This entry is about long exposure photography: How to capture light trails, motion in clouds or water and basically any other factor that adds dynamism to a picture.
When capturing a striking landscape or cityscape, if we carefully choose the point of view, the static scene itself will have enough elements to capture the viewer’s attention. However, we can always add some extra appeal by including some dynamic element.
There are some techniques in Photoshop to mimic some of these effects, but I certainly prefer to capture those with the camera. This way not only makes the post-processing simpler, but it also remains more truthful to the original scene we tried to catch. It is for this reason that I will not talk about artificial long exposure on this post.
As a general rule (one that I would say will become obsolete relatively soon), long exposure usually works better with DSLR cameras. I know that technology is evolving quite fast nowadays. In fact, if I am not making justice to mirrorless cameras here, please forgive me; it’s been a while since the last time I used one! However, the main issue right now with compact cameras (including cell phones) is that they do not always allow the user to play with all the settings the way it is needed and the signal to noise ratio under low light conditions tends to be rather low when compared to DSLRs, especially with full frame ones.
But to be fair, let’s say that if your camera has a manual mode, then you will be able to follow everything I say here, so here we go.
Given that the workflow is the same for whatever moving subject you want to capture, I will describe, step-by-step, how to capture light trails.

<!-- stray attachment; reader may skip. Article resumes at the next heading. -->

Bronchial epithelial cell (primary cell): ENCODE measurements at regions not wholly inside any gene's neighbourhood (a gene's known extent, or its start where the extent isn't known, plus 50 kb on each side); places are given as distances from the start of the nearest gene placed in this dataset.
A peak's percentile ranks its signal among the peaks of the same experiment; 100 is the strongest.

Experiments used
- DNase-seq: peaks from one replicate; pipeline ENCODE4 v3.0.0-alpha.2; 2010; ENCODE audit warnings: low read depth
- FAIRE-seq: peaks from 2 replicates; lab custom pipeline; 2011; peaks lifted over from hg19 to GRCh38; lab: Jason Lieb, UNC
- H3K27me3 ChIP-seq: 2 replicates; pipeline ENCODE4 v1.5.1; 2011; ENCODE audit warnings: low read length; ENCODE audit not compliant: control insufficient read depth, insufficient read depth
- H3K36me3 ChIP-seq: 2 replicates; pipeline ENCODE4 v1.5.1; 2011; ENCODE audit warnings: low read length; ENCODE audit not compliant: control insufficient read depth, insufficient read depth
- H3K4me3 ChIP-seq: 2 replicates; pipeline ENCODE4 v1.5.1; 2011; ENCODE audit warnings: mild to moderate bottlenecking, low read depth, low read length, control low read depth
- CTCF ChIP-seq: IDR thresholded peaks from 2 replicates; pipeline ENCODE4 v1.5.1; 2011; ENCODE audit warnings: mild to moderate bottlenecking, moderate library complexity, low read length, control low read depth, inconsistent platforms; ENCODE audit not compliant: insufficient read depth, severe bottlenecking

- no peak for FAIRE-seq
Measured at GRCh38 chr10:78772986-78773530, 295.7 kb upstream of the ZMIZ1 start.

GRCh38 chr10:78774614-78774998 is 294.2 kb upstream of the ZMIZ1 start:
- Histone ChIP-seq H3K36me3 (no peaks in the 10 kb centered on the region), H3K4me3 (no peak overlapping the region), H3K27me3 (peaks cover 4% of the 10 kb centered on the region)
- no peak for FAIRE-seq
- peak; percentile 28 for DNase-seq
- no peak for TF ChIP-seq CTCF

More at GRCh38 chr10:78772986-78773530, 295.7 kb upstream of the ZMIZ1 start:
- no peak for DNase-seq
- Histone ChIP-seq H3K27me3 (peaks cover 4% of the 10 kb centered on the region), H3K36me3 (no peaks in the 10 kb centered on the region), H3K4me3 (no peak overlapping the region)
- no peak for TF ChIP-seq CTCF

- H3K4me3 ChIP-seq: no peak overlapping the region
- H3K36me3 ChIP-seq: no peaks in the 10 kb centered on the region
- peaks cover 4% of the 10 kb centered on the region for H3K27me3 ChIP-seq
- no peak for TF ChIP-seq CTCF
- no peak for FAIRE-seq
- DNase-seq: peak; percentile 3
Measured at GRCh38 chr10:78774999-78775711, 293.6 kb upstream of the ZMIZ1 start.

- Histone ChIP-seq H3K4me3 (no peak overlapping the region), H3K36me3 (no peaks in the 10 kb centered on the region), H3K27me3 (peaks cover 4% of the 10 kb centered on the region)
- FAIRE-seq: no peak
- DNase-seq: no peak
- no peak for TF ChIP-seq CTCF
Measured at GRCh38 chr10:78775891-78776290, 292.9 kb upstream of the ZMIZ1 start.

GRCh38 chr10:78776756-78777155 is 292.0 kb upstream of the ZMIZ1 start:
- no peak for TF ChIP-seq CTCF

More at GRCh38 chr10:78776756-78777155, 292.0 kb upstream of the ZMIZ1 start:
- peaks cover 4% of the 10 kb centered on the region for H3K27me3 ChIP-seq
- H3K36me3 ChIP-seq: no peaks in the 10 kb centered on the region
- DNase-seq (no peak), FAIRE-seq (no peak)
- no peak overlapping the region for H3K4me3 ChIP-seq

Basically, light trails are just that. Trails left by moving light sources that could include passing cars, trains, planes, artificial satellites or even stars. The basic principle to create interesting images with all of them is the same: find a nice location with an interesting background or foreground (depending on what’s on your mind) and correctly configuring the settings on your camera, which of course will include leaving the shutter open for a relatively long time (the time will actually depend on the motion we are trying to capture).
So let’s consider the settings that we need to take into account when dealing with long exposure photography. These are:
Light sensitivity refers to exactly that. How sensitive to light your sensor is going to be while capturing an image. The name ISO (International Standards Organization) comes from the distant times when film photography was the norm. Back then, different films had different sensitivity based on the way they were produced. Now, without getting into technical details, your camera is able to capture almost as much light as desired, but unfortunately at a given price. When you choose a large ISO number, the camera applies some sort of multiplication factor to increase the captured number of photons (after all, that is what light is about, photons!). That sounds like a clever thing to do. However, camera sensors have an intrinsic level of noise that will also be multiplied by that same factor, thus producing noisy (a.k.a. grainy) images. For this reason, I would suggest always leave the ISO as low as possible (100 is a good value to start with).
Exposure time, as briefly mentioned above, is the time during which the shutter of your camera will be left open, allowing light to get into the sensor. This is usually given in seconds but beware: for short exposure times (shorter than a second), the number you see is the fraction of a second; for instance, if you see a 500 (could also be 1/500 depending on the camera), that means that the shutter will be left open a 500th of a second. When you go to longer exposure times, then the number shown will be seconds. Most DSLR cameras get down to 30 s and if you want to get even longer exposures, a so-called “bulb” mode is offered. In this mode, the shutter will be open as long as you press the shutter button (for this you should get a remote shutter release!).